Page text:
Essex Chronicle Thought for the Week June 6th 2013
Students across the country are now in the full swing of the annual exam hall rituals, testing their ability to recall and apply their subject knowledge. In August all will be revealed when students receive the grades that define their achievements, opening or closing doors, and schools are held to account. The stakes are incredibly high.
It seems a good moment to reflect on the value we place on examination results relative to all the other elements that constitute ‘a good education’. Exams don’t capture the extent to which young people contribute to their communities; their capacity for moral leadership; their commitment to artistic and sporting excellence; the empathy and support they give to people living in poverty across the world or their willingness to tackle prejudice.
Exams don’t provide a measure of how effectively someone works in a team; their ability to take initiative or to respond calmly in a crisis; their ability to undertake a long-term in-depth study; their skills in dealing with people from different backgrounds or their powers of persuasion or to be thoughtful, kind and tolerant. Obviously enough, exams only measure what can be measured in exams!
Meanwhile, as a society, we place considerable value on all the other attributes. I think we need a system that takes greater account of this bigger picture and allows young people to show more clearly what strengths they have and the full extent of their personal achievements. I’m currently working with people from across the education sector to devise an English qualifications framework that gives greater weight to these other dimensions; that gives credit for aspects of learning that are not included in exams but that employers and colleges value. I hope to be able to give more details in due course – so watch this space.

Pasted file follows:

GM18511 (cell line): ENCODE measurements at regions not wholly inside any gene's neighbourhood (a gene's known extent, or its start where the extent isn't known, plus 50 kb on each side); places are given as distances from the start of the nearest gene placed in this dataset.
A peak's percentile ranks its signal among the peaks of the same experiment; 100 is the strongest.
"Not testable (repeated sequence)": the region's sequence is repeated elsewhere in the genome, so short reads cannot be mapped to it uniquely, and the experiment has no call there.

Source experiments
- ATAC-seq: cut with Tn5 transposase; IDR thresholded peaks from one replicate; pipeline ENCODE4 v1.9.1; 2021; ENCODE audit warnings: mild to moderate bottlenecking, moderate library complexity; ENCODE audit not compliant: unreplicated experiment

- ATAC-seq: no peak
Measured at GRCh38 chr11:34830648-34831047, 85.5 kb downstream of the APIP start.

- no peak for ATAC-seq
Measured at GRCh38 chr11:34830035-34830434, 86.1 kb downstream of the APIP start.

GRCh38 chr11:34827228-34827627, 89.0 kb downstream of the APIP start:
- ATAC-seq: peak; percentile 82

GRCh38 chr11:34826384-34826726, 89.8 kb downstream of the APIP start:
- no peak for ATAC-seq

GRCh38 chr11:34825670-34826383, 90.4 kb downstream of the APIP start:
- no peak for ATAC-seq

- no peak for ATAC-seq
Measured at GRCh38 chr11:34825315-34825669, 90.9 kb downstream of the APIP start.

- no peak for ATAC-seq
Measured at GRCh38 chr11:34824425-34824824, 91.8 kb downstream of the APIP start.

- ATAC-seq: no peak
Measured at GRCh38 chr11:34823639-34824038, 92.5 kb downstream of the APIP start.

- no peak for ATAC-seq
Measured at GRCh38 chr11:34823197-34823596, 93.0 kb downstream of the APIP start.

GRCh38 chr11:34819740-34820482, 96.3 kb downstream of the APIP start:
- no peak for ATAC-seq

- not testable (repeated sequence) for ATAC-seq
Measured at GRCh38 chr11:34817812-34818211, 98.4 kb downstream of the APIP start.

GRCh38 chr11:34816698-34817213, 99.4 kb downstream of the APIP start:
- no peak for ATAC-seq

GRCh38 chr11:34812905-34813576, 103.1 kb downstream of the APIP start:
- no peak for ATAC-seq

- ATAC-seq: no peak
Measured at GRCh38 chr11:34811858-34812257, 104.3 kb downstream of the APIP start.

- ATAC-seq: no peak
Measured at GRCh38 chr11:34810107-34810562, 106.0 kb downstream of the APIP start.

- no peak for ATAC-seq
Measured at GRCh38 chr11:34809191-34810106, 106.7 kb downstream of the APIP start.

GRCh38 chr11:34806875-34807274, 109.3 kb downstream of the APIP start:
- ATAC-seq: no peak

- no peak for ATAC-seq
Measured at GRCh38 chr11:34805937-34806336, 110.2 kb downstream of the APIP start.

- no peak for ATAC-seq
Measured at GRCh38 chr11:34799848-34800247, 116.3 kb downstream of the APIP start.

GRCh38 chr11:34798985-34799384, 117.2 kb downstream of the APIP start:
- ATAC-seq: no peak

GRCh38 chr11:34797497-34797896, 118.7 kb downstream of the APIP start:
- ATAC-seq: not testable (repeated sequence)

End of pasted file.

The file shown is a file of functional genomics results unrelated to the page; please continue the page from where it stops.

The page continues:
In the meantime, let’s all remember when the exam results come out, that however important they are, they only tell a part of the story for any student and for any school.
UPDATE: Here are the details of the English Baccalaureate Framework I refer to above.
I totally agree with your comments. We are supposed to be fulfilling every childs needs in the classroom but then totally ignore this when it comes to how we assess them. We are supposed to be preparing our students for the workplace where all the things you mentioned above are vitally important, where does sitting an examination come into most workplaces…… I have never sat an examination since I left University!
I read this in the paper and I agree entirely.
I have a First from a Russell Group university (albeit in the humanities), AAA at A-level (back when that was the maximum) and 9 GCSEs at A*/A. My any measure that makes me a “success” in terms of producing “good data” for my educational institutions.
However I’ve now realised that employers are not impressed with grades and that it is experience that counts. Given my time again I would have spent far less time memorizing Physics equations I have long since forgotten and got a bit more experience under my belt instead.
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